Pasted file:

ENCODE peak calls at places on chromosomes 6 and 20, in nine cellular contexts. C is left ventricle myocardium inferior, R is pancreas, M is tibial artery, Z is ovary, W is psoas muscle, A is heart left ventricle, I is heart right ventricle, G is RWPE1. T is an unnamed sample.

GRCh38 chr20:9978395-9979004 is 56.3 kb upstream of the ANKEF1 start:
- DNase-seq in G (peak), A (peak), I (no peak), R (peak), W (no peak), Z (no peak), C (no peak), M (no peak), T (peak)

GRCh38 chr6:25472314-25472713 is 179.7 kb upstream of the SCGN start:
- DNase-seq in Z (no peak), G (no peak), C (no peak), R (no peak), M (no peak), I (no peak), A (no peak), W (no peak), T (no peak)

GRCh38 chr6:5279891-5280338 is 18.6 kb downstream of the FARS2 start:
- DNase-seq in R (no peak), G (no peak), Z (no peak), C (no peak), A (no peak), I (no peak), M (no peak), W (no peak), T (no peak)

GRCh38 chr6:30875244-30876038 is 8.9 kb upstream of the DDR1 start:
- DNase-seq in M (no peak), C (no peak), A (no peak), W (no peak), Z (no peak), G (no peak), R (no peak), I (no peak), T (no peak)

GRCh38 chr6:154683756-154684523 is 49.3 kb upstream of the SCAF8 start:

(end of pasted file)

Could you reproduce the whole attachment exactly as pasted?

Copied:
ENCODE peak calls at places on chromosomes 6 and 20, in nine cellular contexts. C is left ventricle myocardium inferior, R is pancreas, M is tibial artery, Z is ovary, W is psoas muscle, A is heart left ventricle, I is heart right ventricle, G is RWPE1. T is an unnamed sample.

GRCh38 chr20:9978395-9979004 is 56.3 kb upstream of the ANKEF1 start:
- DNase-seq in G (peak), A (peak), I (no peak), R (peak), W (no peak), Z (no peak), C (no peak), M (no peak), T (peak)

GRCh38 chr6:25472314-25472713 is 179.7 kb upstream of the SCGN start:
- DNase-seq in Z (no peak), G (no peak), C (no peak), R (no peak), M (no peak), I (no peak), A (no peak), W (no peak), T (no peak)

GRCh38 chr6:5279891-5280338 is 18.6 kb downstream of the FARS2 start:
- DNase-seq in R (no peak), G (no peak), Z (no peak), C (no peak), A (no peak), I (no peak), M (no peak), W (no peak), T (no peak)

GRCh38 chr6:30875244-30876038 is 8.9 kb upstream of the DDR1 start:
- DNase-seq in M (no peak), C (no peak), A (no peak), W (no peak), Z (no peak), G (no peak), R (no peak), I (no peak), T (no peak)

GRCh38 chr6:154683756-154684523 is 49.3 kb upstream of the SCAF8 start: